To help kick 2010 off right, Intel has filled out the rest of its current-gen processor line-up with the help of Westmere. We’re taking a look at the desktop variant here, which brings a lot to the table compared to the previous generation. For those who’ve been holding out for that next affordable PC upgrade, the wait has been worth it.
I have mentioned many times in the past, most recently in our DP55WG review, that I’m not entirely a fan of Intel’s BIOSes. All of the issues I have with them have to do with clunkiness, which rears its ugly head in various ways. For one, switching from one top menu to another actually redraws the screen. It’s not a quick transition like on most other boards. Second, the overclocking options are totally lacking, and the DH55TC takes that to a new level.
I won’t explain everything about the BIOS here, because the pictures do a good job of making less work for me in that regard. All of the importnat options are here, but interestingly enough, the overclocking options are highly limited. You can adjust the BCLK and CPU voltage, but not much else. Want to tighten your memory timings? You can’t. No joke. With my DDR3-1333 kit, I was forced to use 9-9-9 timings, rather than the 7-7-7 timings the kit is capable of.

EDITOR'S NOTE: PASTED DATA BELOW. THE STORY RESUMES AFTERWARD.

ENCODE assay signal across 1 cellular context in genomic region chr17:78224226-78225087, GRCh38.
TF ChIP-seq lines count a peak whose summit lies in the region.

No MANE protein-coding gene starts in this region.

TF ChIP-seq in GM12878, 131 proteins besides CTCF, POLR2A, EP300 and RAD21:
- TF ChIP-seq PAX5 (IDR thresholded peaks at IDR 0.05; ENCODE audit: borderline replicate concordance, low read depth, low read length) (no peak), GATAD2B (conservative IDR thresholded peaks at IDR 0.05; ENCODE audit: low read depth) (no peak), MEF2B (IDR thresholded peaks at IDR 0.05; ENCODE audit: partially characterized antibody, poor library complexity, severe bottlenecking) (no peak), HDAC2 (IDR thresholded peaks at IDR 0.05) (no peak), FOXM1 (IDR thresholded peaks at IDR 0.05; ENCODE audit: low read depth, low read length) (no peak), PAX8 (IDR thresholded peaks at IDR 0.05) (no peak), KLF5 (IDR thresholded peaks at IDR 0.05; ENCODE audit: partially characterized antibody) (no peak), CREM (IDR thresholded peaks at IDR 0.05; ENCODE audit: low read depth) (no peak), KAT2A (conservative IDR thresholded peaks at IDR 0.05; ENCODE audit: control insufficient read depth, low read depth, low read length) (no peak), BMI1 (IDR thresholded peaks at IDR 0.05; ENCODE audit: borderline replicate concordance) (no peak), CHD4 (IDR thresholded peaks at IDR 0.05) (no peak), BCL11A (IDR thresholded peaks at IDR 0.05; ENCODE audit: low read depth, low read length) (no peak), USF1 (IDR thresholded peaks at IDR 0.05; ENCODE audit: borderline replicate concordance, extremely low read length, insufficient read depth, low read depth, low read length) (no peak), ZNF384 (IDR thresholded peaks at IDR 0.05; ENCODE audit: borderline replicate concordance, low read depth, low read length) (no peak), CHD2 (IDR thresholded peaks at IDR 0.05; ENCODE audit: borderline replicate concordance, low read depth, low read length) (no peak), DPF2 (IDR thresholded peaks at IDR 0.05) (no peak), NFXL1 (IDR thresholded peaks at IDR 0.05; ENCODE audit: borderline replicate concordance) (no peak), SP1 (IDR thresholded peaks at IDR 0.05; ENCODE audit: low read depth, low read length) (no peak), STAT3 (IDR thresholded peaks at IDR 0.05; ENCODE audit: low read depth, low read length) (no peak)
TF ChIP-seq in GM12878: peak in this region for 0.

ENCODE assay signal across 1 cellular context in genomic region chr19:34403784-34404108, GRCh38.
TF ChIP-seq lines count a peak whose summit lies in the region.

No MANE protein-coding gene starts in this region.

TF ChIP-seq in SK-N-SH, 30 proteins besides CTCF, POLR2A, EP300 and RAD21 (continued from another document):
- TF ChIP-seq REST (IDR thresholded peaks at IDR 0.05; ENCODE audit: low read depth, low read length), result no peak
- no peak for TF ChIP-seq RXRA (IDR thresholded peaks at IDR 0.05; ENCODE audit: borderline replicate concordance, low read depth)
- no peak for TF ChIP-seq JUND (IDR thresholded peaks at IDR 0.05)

It’s for this reason that I opted to perform all testing not on this board, but rather ASUS’ P7H55D-M EVO, which I take a look at on the following page. That board is much more open when it comes to flexibility, so it made more sense to use it for testing. Chances are also good that it will be a more popular choice than the DH55TC, for reasons I discussed here.